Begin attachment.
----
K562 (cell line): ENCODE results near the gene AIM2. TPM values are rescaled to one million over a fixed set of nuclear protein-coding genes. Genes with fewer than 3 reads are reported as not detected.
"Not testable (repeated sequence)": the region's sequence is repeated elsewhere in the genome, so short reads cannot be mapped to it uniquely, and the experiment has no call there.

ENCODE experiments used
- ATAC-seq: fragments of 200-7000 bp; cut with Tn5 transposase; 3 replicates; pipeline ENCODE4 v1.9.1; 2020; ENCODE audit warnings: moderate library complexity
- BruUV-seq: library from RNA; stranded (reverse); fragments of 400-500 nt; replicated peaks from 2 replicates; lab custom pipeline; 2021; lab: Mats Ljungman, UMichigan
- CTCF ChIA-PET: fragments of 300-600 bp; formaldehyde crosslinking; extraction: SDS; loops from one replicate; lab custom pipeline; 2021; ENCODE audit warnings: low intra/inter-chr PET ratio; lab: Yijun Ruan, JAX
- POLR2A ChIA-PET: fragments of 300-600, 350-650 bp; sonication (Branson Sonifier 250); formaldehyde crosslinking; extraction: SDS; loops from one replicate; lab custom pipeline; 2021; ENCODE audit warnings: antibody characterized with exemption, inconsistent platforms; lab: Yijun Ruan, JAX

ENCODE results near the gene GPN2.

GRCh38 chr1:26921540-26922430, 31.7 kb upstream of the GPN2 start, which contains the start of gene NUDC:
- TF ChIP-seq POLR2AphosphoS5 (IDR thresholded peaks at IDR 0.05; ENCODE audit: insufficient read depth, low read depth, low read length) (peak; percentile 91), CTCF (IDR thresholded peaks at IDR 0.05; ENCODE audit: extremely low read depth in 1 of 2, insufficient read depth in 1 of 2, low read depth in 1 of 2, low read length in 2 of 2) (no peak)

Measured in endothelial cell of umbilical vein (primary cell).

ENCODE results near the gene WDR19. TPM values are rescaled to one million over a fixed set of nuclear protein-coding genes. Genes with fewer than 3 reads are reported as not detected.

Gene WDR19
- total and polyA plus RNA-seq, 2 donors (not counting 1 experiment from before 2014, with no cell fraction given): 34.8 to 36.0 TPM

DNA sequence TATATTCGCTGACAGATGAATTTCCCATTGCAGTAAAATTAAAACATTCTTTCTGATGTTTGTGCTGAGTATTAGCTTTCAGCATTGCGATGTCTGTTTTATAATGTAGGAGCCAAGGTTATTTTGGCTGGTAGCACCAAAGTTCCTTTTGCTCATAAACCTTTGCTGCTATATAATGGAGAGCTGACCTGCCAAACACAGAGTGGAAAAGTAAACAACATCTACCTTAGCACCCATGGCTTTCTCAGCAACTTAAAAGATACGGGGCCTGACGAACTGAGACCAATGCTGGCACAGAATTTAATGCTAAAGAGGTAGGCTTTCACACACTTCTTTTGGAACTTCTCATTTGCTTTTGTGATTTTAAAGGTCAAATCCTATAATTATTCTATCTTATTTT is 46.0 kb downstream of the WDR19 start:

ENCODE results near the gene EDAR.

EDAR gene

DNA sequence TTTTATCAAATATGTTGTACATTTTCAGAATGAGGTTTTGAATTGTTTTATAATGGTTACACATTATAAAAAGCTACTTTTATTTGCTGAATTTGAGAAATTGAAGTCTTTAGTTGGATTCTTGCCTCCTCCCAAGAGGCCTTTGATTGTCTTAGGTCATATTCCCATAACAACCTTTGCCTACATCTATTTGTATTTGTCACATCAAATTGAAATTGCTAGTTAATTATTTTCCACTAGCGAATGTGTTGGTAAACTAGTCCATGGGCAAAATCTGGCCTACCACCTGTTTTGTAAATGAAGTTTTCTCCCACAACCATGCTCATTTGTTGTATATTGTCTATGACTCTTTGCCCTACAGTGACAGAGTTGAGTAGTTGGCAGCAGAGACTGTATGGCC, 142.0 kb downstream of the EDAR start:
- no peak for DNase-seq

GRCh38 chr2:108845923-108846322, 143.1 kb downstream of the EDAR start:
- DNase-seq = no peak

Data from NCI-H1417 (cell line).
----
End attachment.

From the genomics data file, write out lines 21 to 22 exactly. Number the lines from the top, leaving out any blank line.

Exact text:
- DNase-seq = no peak

Data from NCI-H1417 (cell line).